< Back to insights hub


Commercial Disputes Weekly – Issue 411 September 2020

Share this Page


We appreciate that our clients, partners and friends are currently facing unprecedented challenges as a result of the spread of the COVID-19 virus. Click here for a message from our Managing Partners, and here for all of our latest updates and articles on the subject. If you have any questions or require support, please do not hesitate to speak to your usual contact at WFW.

"Once a report is truly uncontroverted … All the court needs to do is decide whether the report fulfils certain minimum standards which any expert report must satisfy if it is to be accepted at all."Griffiths v TUI UK Ltd

In a further example of the limited circumstances in which a challenge can be made to an award on the grounds of substantial injustice under section 68 Arbitration Act 1996, the Commercial Court has rejected arguments that in making certain findings relating to the class notation of a vessel, an arbitrator had decided the issue before her on the basis of points the claimant had not had a fair opportunity to deal with. The issue of class had in fact been raised by the claimant and was “in play” in the proceedings.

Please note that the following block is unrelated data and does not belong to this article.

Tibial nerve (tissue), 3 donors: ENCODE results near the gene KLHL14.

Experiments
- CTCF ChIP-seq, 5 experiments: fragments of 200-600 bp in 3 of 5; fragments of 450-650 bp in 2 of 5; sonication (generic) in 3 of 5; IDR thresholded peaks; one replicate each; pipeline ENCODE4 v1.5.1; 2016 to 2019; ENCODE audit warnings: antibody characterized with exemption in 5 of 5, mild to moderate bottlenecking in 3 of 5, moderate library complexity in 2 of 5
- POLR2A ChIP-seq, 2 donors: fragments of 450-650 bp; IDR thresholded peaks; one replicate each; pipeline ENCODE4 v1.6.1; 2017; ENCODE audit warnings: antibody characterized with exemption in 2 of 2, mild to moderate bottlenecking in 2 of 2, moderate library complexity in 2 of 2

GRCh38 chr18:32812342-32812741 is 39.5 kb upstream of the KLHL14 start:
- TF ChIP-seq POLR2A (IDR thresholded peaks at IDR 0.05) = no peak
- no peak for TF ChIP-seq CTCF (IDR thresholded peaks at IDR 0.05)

ASA v TL & Anr

Expert evidence
The High Court has given useful guidance on the correct approach to “uncontroverted” expert evidence, making clear that if an expert report is truly uncontroverted then, provided it is more than a bare assertion, the court just needs to decide whether it fulfils the minimum standards required of any expert report, as set out in the CPR.
Griffiths v TUI UK Ltd

Joinder of parties
In an interesting judgment on the interaction between commercial disputes and criminal matters, the High Court has refused an application to join the National Crime Agency (NCA) to proceedings concerning the payment out of monies from an escrow account which it was contended could put the operator of the account at risk of committing an offence under the Proceeds of Crime Act 2002. By the time of the hearing it was clear that the NCA accepted the payments could be made, and while joining the NCA at the instigation of one of the parties may be conceptually justifiable, the court should be wary of involving it in commercial disputes between private parties against its will.
PDVSA Servicios SA v Clyde & Co LLP & Ors


Should you wish to discuss any of these cases in further detail, please speak with a member of our London dispute resolution team below, or your regular contact at Watson Farley & Williams:

< Back to insights hub

< Back to insights hub